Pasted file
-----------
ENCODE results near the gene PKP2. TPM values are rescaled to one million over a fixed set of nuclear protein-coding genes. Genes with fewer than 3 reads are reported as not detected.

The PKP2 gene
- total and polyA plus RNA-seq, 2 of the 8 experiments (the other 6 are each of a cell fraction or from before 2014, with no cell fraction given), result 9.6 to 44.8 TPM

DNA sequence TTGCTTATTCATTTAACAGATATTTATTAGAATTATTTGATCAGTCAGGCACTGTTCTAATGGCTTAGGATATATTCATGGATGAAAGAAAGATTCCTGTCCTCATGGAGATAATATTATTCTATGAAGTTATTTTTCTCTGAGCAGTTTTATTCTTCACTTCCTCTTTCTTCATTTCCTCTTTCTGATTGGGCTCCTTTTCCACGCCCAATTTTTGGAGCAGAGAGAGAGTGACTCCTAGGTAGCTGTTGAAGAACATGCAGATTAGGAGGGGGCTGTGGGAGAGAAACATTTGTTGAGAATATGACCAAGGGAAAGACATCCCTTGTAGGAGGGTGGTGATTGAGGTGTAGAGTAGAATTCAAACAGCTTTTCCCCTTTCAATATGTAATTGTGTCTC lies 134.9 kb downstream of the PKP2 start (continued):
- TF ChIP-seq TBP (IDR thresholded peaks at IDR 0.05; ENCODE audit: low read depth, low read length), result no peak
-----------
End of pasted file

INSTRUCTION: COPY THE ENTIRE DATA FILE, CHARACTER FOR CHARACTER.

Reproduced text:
ENCODE results near the gene PKP2. TPM values are rescaled to one million over a fixed set of nuclear protein-coding genes. Genes with fewer than 3 reads are reported as not detected.

The PKP2 gene
- total and polyA plus RNA-seq, 2 of the 8 experiments (the other 6 are each of a cell fraction or from before 2014, with no cell fraction given), result 9.6 to 44.8 TPM

DNA sequence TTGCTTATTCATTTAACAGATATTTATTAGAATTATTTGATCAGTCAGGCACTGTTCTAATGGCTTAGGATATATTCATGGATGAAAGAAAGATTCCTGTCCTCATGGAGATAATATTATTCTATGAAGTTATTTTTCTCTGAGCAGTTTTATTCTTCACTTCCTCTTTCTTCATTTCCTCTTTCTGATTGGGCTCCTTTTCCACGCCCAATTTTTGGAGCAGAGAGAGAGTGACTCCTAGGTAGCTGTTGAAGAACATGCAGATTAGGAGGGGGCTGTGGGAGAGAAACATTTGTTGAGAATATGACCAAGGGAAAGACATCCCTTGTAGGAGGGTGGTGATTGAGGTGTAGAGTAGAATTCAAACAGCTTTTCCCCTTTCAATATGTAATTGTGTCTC lies 134.9 kb downstream of the PKP2 start (continued):
- TF ChIP-seq TBP (IDR thresholded peaks at IDR 0.05; ENCODE audit: low read depth, low read length), result no peak